Genesis was a very subversive text in its time, and in today’s context we often fail to understand its full significance. This was the message of a lecture by the biblical scholar Ernest Lucas at the Faraday Institute earlier this month. This is the last in a series of three from the Faraday summer course. If you want to find out more, the videos and audio of most of the lectures will be appearing on the Faraday website over the coming weeks*.
Ancient Near-Eastern culture** often used images of a well-watered paradise, of people made from clay plus a divine element, and a tree of life. Wisdom and immortality were highly sought after, and there was also the ambiguous significance of the serpent. Snakes could symbolise wisdom, the occult, or even evil.
So the ancient Jewish origins story also makes use of these images, but subverts them for the author’s own purposes. People are made from clay – not to serve the Gods as slaves, but as precious royal image-bearers. Paradise is a place where those people come into relationship with God, and seeking wisdom for selfish reasons leads to great evil.
The Genesis account*** is highly structured, like the folk stories and educational literature of its time. It uses anthropomorphic language – God’s action is presented on the scale of a human drama – and it focuses on the formation of a society. Human beings are depicted as God’s representatives, created to be in relationship with him and worship him. The human plight is the result of our own rejection of God, and can only be restored by seeking true wisdom.
Figurative literature can have a real historical event behind it, but the main purpose of this text is to convey theology or ontology****, not chronology. For example, on day six animals and people are described as being made from the dust – or produced by the land – and being given the breath of life. God then chooses mankind to ‘till and keep’, or ‘serve and preserve’ the earth. So as I’ve mentioned before, Genesis shows that our specialness comes not from our unique physical properties but from our relationship with God and the responsibilities that we have.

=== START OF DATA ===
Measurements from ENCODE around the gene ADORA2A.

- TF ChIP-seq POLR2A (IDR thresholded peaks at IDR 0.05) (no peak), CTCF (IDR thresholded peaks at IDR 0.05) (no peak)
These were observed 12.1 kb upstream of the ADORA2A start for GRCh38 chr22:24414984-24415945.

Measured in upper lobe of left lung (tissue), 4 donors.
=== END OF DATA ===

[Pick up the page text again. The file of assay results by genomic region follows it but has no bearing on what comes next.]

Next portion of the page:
For Ancient Near-Eastern people, the truth of a text was functional. Does it help me cope with some aspect of life today? People believed that something existed by virtue of its having a functional or societal role, not its material properties. So for example when Adam is asked to name the animals, this is unlikely to refer to a moment when a man sat down and decided what to call every creature he could see. The context of this section of Genesis 2 is as part of God’s search for a partner for the man, so the purpose of the naming story is to highlight the fact that the only suitable partner for Adam is a woman.
The worldview of Genesis was so starkly different to the other creation stories of its time that it sparked a revolution. More specifically, the fact that science flourished in the West is partly down to Christian theology. An un-created, rational Creator made an ordered world, and made people in his image. It makes perfect sense for those people to explore the world and expect to understand it.
So although Genesis is a difficult and seemingly primitive story, it contains such depth of meaning that it has been transforming society from its first telling right up to the present day. The challenge is to do the text justice by interpreting it as fully as possible. We may not have the key to every aspect of its symbolism, but its main messages are clear: God is present, and he created us to walk with him.
- Ernest Lucas, “Interpreting Genesis in the 21st Century”, Faraday Papers, 11
- Ernest Lucas, Can We Believe Genesis Today? (IVP, 2005)
- Walton, Matthews & Chavalas (Eds), The IVP Bible Background Commentary: Old Testament (IVP USA, 2000)
- John H. Walton (Ed.) The Zondervan illustrated Bible Backgrounds Commentary (Old Testament) (Zondervan, 2002)
* Click the grey downward pointing arrow in the date column to bring up the most recent talks.
** The area roughly corresponding to the Middle East today, which back then included the civilisations of Egypt, Babylonia, Mesopotamia and Canaan, which are referred to in the Bible.
*** Up to chapter 11 verse 27, when the genre changes and the world depicted becomes recognisable as contemporary Near Eastern society.
****The nature of being.